How a 17-game NFL season will change the league: Broken records, rest for players and more parity

The time has come. The NFL has officially announced that it will be moving to a 17-game, 18-week season in 2021, which is great news for fans, frustrating news for players and something in between for those of us who need to update all of our data for a 17-game campaign. We're going to need to get used to teams that finish 3-14, 6-11 and 12-5. Those of you who cherish Week 4 of the preseason will be sorely disappointed, but the future is here.

What happens next? How will football in 2021 and beyond look different from what we've seen in the 16-game era? I'm here to help or -- at the very least -- wildly speculate. I've given the 17-game season some thought and have identified three ways the NFL is about to change.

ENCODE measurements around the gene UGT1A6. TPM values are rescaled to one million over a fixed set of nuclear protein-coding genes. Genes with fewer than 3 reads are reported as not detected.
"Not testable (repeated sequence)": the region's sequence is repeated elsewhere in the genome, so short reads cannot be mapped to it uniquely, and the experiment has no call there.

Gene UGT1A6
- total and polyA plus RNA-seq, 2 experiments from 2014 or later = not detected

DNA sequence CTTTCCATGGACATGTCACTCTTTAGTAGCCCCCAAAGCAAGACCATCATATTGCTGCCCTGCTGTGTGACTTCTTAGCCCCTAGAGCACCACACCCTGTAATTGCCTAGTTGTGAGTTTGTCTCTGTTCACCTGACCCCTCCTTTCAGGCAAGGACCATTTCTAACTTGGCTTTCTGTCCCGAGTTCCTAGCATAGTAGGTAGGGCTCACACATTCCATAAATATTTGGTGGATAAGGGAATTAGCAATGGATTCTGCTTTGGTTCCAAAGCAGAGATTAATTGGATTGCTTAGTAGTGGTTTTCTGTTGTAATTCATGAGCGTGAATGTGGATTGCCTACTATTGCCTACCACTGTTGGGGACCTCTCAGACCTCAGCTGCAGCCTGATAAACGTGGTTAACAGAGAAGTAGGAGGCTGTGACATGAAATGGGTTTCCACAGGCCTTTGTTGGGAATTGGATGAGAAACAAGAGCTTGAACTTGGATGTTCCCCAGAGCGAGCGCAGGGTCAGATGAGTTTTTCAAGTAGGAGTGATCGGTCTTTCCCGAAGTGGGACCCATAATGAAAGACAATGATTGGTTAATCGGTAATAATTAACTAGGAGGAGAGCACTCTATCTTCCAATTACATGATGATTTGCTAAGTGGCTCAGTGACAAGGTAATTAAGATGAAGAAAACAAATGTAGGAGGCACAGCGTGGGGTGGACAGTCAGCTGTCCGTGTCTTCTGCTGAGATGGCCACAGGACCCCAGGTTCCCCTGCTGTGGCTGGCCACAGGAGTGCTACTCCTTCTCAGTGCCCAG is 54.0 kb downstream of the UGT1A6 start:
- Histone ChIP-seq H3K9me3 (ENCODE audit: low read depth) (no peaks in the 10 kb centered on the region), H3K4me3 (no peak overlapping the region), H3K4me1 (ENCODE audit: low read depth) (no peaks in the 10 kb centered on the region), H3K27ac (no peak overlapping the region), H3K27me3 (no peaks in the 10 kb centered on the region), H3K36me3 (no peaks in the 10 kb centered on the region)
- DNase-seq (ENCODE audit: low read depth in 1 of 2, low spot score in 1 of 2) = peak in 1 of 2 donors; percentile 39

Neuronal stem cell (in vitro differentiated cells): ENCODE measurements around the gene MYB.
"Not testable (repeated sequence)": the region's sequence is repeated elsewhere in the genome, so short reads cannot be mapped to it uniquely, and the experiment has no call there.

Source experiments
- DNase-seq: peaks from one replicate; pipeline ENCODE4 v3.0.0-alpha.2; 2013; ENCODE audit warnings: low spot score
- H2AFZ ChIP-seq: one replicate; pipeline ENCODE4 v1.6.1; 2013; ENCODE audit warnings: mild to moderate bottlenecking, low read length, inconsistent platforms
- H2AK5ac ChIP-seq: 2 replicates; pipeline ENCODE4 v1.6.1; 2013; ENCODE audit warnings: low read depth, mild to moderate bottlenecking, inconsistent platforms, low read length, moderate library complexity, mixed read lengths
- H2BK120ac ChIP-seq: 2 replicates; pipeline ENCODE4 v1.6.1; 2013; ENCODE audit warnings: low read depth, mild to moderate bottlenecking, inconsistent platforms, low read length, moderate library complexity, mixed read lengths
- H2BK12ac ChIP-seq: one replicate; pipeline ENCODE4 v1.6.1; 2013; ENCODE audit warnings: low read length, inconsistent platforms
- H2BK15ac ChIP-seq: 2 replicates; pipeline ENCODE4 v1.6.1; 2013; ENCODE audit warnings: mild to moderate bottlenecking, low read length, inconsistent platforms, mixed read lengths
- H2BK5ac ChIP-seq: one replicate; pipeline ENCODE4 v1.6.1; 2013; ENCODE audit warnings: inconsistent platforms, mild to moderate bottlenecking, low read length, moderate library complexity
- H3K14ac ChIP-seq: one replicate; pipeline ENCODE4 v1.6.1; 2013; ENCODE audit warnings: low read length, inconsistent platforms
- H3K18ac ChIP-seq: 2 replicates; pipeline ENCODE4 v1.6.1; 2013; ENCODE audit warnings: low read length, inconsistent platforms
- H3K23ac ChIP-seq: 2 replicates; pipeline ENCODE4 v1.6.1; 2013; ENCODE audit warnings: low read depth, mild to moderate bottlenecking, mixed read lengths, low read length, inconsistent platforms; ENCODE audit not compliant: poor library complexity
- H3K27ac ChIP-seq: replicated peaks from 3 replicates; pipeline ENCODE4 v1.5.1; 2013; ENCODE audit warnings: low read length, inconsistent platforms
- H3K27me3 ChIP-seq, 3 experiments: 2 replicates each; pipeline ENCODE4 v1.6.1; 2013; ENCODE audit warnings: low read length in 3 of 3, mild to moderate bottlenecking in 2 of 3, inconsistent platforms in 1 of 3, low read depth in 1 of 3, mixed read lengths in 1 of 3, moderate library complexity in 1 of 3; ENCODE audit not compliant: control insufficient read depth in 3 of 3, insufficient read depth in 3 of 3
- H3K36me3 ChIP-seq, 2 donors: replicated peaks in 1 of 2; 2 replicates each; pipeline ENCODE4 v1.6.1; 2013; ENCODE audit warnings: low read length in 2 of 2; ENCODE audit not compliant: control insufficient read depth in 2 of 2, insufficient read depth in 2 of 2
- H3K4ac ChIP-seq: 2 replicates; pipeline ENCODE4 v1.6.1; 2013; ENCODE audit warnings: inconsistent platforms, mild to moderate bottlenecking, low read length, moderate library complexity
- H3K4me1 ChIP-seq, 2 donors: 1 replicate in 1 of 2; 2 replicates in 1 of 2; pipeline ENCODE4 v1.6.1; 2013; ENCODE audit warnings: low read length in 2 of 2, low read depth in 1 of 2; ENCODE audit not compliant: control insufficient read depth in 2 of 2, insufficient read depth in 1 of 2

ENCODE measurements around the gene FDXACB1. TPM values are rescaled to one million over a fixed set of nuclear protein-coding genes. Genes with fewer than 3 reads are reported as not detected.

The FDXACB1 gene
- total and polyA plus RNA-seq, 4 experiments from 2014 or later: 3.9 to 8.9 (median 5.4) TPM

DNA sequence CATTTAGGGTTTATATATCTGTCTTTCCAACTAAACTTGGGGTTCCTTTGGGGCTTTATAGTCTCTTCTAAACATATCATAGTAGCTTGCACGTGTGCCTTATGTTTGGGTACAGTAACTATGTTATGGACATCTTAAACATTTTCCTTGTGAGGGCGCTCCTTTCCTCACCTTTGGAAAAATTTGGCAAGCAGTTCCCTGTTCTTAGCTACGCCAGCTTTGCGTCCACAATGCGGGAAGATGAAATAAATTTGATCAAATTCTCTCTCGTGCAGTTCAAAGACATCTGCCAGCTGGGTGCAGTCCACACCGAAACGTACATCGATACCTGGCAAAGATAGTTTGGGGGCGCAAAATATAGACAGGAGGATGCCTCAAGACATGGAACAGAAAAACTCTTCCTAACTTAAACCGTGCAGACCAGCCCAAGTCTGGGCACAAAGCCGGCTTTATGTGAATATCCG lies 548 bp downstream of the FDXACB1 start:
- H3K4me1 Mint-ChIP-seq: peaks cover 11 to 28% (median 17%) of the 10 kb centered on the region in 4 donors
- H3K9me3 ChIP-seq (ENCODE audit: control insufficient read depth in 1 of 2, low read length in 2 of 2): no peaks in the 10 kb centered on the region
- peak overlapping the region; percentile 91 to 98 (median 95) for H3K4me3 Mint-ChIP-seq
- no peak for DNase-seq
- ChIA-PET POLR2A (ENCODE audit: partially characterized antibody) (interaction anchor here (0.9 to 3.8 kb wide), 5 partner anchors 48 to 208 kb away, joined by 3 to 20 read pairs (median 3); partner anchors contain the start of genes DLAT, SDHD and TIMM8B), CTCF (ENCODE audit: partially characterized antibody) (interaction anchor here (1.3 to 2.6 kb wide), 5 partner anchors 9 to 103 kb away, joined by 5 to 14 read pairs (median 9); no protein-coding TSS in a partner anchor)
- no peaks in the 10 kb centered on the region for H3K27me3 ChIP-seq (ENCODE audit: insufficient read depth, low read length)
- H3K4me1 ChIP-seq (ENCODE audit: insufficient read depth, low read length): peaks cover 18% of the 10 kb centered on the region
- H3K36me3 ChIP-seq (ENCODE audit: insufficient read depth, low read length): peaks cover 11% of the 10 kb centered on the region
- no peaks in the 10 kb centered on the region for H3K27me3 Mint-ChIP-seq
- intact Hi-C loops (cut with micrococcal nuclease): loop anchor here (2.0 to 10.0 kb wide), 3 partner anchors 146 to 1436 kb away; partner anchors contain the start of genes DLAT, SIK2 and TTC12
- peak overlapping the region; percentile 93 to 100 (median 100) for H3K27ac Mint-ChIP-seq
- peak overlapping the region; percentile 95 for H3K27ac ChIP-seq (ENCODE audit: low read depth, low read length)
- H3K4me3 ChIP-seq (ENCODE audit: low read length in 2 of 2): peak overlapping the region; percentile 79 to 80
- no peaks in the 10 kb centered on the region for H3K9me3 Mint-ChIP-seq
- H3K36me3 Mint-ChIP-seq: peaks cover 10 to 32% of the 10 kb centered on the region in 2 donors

Records will be broken

This one seems straightforward: More games means more records will fall. The players who suited up in the 14-game era -- which ended in 1978 -- have mostly been erased from the top of the NFL's season-long record books. Only two major single-season records from 14-game seasons are still on the books, and they both include interceptions:

  • George Blanda threw 42 picks in the AFL in 1962 (for a Houston Oilers team that went 11-3).

  • Dick "Night Train" Lane intercepted 14 passes as a rookie for the 1952 Rams.

The move from 16 to 17 isn't as significant as the one from 14 to 16, but every single-season record is going to be under more threat than it was before. The difference might be dramatic, and we could see some of the most significant ones fall as early as the 2021 season. Let's take a look at one example by using a simulation to evaluate a quarterback who is going to hold all kinds of records by the time he's done playing:

What are the chances Patrick Mahomes will set the passing yardage record?